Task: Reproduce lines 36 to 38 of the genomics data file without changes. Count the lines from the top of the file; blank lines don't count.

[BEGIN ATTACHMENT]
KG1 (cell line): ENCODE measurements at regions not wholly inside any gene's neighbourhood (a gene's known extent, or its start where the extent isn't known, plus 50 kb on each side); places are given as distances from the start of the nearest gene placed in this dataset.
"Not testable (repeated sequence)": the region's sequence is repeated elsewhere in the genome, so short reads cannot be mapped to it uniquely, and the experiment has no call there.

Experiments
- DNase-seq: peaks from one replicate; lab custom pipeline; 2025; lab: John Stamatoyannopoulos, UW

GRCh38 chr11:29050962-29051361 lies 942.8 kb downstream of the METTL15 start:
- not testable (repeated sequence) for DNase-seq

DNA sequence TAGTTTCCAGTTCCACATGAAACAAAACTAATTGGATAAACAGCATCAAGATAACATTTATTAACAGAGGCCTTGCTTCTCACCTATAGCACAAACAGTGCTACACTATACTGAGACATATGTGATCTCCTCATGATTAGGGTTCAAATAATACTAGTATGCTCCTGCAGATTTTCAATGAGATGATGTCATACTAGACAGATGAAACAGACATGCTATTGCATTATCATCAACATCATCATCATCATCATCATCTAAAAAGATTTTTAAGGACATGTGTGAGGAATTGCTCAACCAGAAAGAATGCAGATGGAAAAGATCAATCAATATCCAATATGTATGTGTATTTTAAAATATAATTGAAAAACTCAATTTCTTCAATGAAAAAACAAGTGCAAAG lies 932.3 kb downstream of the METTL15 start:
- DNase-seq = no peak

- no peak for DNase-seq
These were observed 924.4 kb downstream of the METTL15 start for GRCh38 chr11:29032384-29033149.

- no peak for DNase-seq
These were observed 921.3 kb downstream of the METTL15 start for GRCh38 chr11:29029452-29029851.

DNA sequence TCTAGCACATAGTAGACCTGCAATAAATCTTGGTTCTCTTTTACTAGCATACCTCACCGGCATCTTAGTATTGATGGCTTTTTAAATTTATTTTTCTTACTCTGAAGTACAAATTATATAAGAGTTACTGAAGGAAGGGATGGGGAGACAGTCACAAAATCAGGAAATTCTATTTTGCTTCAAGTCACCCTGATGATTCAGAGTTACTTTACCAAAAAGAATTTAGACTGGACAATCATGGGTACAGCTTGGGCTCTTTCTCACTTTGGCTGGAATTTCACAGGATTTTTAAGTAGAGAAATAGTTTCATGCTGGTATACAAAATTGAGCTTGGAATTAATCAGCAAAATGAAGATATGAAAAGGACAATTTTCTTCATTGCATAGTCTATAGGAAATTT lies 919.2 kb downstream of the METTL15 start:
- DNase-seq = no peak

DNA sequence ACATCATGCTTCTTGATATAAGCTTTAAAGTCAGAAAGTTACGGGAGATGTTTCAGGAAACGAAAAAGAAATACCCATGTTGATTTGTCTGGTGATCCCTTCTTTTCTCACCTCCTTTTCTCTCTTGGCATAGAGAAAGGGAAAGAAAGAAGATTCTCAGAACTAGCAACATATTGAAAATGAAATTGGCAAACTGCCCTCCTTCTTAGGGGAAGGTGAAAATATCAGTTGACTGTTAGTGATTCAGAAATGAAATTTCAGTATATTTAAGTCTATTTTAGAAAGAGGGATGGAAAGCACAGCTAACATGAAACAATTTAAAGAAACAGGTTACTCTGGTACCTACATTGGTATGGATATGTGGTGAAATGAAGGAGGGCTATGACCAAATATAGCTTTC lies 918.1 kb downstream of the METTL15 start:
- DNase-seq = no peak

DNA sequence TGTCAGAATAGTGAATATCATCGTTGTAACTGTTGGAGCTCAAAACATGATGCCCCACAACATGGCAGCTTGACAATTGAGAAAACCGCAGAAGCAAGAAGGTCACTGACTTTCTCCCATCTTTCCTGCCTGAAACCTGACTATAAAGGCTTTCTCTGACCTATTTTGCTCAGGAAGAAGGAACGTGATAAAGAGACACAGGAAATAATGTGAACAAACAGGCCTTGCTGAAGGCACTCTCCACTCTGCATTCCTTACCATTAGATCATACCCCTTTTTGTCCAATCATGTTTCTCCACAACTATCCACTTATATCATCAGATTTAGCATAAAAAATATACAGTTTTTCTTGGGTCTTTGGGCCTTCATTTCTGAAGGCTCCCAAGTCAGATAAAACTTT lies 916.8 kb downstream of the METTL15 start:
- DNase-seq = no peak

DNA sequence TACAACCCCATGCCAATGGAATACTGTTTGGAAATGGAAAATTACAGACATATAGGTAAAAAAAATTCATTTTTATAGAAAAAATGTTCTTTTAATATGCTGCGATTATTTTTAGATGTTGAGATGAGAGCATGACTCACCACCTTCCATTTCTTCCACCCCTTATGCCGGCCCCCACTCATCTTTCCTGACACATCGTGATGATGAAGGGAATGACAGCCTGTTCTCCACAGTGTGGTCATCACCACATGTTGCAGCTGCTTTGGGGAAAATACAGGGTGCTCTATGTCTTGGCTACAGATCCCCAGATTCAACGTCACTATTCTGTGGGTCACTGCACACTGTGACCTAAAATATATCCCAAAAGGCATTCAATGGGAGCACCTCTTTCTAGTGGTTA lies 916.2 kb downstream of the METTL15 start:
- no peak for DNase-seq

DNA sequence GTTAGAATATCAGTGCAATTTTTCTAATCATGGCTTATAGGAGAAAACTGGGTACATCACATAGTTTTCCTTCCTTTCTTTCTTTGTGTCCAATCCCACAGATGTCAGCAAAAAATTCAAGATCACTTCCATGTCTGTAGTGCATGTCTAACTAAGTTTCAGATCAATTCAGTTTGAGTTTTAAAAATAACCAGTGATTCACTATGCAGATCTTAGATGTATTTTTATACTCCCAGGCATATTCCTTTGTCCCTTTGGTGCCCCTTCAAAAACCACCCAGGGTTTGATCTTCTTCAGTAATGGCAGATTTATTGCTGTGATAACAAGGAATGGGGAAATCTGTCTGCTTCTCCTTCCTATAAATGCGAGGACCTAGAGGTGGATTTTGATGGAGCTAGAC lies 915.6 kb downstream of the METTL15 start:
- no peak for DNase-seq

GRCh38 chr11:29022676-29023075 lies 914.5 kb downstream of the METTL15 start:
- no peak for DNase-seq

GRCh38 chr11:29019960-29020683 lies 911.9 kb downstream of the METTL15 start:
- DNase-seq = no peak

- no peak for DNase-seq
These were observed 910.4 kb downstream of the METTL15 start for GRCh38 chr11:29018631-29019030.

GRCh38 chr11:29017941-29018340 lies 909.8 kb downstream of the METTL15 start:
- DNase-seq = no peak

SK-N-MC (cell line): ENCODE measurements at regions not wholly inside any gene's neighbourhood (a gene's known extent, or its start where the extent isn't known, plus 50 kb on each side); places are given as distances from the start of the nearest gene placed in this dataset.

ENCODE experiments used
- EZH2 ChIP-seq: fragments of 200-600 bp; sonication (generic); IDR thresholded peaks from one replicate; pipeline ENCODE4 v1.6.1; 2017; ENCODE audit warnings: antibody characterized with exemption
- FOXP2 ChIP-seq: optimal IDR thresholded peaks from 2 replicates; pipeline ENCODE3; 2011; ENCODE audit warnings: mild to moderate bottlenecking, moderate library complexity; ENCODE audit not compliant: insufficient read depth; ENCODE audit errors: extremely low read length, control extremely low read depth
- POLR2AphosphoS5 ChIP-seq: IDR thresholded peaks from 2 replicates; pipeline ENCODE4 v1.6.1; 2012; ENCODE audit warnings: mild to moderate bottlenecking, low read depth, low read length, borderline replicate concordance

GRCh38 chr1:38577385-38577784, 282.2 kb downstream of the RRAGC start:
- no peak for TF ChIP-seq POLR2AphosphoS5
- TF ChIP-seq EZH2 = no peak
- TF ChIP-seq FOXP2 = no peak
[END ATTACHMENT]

GRCh38 chr1:38577385-38577784, 282.2 kb downstream of the RRAGC start:
- no peak for TF ChIP-seq POLR2AphosphoS5
- TF ChIP-seq EZH2 = no peak